But regulatory hurdles make conducting clinical trials of cannabis extremely difficult, Hill says, even in his home country of Canada, which legalized recreational use in 2018. In the US, the federally illegal status of cannabis remains the main hurdle. Funding is another challenge. It’s hard to make money off a plant, unless, say, you pull a GW and patent a pharmaceutical formulation of cannabis, Hill tells Mic. And there isn’t an entity that financially supports clinical research on cannabis.

That said, “it’s certainly possible” that THCV has the effects it’s purported to have, Hill says. We just don’t have data from rigorous, controlled clinical trials to prove it. Instead, people making claims about THCV have “extrapolated from this chemical’s effects on its receptor” and generalized it to the human body, Nelson says. “That is not science. That is marketing.

Sure, some people might report high-THCV strains to be uplifting and appetite-suppressing. But Hill points out that even expecting that a strain will make you feel a certain way can very well nudge you toward perceiving it as such.

Plus, it's hard to know whether the high-THCV strains touted by weed connoisseurs even contain high levels of the cannabinoid. Finding high-THCV strains can be tricky. Descriptions of cannabis strains typically list only their THC and CBD content. "As far as I know, THCV is not part of the standard analytics done for cannabis," Hill says.

A few strains have been cited as high in THCV, such as Durban Poison, Jack the Ripper, and Doug's Varin, which all apparently contain around 1% to 5% THCV, according to Weedmaps. A strain is basically the genetic makeup of cannabis, and each has varying levels of compounds like THC and CBD. Here's the thing, though: The use of strains as a classification system doesn't seem to have much scientific basis, as VICE reports. Indeed, the outlet notes that one study of 81 strains found that their "names often do not reflect a meaningful genetic identity."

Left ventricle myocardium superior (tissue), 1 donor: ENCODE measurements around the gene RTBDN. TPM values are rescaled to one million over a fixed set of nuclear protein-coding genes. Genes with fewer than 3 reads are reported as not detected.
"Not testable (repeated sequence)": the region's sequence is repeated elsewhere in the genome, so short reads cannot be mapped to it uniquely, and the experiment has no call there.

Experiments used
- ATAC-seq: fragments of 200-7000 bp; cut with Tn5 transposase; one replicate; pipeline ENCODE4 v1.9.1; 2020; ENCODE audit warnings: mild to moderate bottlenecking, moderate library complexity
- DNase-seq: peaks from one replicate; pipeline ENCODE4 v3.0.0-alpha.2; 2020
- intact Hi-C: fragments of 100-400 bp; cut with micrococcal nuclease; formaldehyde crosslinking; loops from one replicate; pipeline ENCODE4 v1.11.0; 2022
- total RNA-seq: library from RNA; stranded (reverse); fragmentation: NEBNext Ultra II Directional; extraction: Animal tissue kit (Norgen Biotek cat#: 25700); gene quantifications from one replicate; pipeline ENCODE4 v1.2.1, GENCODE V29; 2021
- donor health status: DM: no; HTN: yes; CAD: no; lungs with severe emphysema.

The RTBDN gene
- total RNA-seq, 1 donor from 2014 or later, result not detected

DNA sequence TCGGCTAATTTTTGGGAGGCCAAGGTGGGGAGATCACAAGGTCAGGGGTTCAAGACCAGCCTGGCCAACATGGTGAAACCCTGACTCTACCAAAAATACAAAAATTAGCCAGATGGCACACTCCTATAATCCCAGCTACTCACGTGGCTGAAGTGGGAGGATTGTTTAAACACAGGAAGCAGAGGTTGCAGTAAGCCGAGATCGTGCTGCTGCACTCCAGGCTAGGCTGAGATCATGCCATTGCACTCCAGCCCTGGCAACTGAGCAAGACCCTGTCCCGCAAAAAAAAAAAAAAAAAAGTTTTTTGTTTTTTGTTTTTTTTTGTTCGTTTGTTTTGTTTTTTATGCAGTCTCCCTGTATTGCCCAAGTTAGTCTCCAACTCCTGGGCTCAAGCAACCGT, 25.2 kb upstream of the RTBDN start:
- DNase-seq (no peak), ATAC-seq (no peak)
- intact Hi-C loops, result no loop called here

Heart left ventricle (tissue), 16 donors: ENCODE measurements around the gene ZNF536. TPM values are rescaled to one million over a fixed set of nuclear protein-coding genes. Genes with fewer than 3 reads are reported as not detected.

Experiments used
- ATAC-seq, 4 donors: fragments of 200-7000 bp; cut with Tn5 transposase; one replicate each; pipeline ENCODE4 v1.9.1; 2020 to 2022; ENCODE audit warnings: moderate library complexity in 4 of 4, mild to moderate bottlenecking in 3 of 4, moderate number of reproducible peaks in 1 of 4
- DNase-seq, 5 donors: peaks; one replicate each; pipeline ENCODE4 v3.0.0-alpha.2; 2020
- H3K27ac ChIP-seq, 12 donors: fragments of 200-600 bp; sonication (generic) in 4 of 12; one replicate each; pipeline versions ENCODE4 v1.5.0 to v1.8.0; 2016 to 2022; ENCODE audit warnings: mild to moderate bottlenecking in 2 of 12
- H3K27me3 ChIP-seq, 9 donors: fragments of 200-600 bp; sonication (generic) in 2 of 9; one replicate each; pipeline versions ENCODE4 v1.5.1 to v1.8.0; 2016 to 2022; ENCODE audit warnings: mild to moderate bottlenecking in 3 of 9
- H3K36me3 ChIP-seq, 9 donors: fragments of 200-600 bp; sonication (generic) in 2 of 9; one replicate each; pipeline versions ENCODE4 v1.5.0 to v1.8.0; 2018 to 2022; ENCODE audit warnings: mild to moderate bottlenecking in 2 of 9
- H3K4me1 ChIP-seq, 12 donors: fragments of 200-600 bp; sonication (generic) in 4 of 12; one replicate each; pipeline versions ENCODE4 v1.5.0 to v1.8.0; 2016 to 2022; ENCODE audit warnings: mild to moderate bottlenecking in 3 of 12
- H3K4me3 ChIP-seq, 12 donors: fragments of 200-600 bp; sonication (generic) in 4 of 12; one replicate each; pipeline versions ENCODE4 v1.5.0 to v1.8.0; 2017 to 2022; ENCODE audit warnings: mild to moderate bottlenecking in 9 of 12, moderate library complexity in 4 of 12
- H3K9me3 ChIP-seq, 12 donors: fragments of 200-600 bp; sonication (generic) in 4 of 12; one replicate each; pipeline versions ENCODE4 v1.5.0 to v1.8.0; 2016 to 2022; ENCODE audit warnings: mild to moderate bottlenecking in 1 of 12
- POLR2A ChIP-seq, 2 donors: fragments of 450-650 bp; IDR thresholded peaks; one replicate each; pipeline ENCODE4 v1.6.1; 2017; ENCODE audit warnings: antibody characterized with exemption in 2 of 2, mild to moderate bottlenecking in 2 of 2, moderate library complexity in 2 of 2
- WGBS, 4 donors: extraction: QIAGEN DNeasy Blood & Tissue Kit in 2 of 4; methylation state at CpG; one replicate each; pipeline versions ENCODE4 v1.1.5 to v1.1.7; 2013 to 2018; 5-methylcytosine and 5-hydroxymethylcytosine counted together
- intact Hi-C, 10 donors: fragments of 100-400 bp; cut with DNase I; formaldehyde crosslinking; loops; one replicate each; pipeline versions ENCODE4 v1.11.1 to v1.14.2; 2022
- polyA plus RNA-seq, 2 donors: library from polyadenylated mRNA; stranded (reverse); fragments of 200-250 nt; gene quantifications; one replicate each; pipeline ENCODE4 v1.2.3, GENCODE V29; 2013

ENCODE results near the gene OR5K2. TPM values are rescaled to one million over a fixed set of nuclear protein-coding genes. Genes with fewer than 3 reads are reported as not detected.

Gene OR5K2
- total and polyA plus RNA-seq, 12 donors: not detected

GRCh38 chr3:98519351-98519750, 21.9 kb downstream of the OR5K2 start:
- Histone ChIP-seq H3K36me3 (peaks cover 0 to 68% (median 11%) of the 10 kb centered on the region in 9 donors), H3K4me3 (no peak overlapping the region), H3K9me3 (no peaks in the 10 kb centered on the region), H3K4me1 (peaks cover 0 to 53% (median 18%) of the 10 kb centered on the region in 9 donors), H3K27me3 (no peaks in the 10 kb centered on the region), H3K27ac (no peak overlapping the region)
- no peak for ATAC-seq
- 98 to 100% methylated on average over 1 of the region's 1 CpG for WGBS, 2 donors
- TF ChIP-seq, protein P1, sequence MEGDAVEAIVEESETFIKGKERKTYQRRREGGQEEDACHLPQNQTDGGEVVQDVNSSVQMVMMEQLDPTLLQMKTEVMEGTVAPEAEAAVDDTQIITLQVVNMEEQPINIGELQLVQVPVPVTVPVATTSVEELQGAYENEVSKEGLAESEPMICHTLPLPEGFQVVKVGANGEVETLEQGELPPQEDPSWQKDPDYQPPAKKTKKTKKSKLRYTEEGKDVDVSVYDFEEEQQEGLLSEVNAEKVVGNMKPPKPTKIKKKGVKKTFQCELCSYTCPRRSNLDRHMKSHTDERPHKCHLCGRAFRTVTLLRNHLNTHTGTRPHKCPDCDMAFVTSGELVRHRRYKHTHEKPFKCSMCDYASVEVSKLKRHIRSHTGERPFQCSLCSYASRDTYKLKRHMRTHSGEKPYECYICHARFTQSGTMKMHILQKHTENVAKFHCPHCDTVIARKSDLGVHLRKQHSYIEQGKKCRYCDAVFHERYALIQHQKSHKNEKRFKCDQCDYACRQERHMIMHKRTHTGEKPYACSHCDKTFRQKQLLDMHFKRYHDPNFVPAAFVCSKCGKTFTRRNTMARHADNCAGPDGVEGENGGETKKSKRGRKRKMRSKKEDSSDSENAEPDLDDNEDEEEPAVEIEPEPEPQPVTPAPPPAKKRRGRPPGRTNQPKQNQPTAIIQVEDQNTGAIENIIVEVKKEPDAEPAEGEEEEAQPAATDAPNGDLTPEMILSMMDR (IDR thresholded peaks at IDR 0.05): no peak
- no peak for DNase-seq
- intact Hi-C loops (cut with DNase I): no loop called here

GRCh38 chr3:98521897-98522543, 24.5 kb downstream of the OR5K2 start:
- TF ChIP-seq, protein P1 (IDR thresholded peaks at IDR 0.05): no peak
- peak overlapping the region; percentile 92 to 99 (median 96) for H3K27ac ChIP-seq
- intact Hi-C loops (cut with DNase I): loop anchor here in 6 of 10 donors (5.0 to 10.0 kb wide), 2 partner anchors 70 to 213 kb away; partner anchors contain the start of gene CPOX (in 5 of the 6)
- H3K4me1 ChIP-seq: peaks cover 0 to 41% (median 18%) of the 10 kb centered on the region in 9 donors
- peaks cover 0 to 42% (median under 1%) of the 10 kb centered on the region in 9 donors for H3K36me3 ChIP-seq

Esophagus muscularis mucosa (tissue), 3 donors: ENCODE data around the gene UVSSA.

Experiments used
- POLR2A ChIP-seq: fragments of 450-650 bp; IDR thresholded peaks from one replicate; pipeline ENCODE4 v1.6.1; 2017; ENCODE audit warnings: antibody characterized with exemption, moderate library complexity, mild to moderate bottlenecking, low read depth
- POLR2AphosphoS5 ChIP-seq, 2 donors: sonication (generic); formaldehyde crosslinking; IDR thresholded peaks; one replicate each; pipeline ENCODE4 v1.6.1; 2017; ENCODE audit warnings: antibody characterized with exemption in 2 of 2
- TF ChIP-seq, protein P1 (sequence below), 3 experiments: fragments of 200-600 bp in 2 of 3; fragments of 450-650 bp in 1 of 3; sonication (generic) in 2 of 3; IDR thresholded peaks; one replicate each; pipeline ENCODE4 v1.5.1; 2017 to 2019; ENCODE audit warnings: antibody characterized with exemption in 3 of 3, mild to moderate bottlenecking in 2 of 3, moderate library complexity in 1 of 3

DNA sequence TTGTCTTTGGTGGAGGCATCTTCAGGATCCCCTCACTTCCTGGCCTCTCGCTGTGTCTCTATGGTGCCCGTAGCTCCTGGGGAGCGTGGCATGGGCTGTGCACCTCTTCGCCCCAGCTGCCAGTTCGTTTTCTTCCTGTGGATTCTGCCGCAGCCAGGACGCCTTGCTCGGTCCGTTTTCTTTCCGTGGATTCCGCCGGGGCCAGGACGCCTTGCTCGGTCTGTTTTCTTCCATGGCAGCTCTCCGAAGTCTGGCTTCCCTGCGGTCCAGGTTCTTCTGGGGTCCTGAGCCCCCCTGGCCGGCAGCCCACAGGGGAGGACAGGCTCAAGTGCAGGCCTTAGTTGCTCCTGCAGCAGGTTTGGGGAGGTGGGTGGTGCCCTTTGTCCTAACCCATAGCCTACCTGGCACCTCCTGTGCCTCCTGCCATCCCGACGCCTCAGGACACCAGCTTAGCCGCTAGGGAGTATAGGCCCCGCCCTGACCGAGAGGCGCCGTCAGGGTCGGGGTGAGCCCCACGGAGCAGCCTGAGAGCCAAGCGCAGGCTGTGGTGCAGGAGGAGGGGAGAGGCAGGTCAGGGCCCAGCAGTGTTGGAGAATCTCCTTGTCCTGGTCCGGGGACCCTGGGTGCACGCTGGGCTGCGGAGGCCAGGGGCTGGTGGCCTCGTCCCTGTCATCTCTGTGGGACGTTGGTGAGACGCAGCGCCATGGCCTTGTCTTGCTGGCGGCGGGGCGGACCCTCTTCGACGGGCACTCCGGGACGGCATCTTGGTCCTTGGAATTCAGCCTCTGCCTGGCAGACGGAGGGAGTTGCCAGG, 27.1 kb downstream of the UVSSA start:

The authors showed, for instance, that Jamaican Lambs Bread, a reportedly 100% sativa strain, was almost genetically identical to a reportedly 100% indica strain from Afghanistan. They surmise this inaccuracy is due to the fact that, in the last century, cannabis breeding and growing have remained largely underground, and therefore unregulated, operations.

So even if a strain is known for being high in a certain compound — like, say, THCV — changes in breeding might have altered its levels of this compound over time, Hill says. In other words, if a budtender recommends a high-THCV strain, eye it with some skepticism. "In the absence of proper analytics, I am not sure how anyone could know if their 'strain' of cannabis was actually indeed rich in THCV or not," Hill tells Mic.

Even if you do somehow manage to get your hands on a legit high-THCV strain, the cannabinoid, at best, will have subtle effects on how your brain processes the environment, as Hill says, and it probably won't contribute to your high. An energizing, euphoric cannabinoid that staves off the munchies may be a stoner’s wet dream — but we can’t yet say whether THCV is it.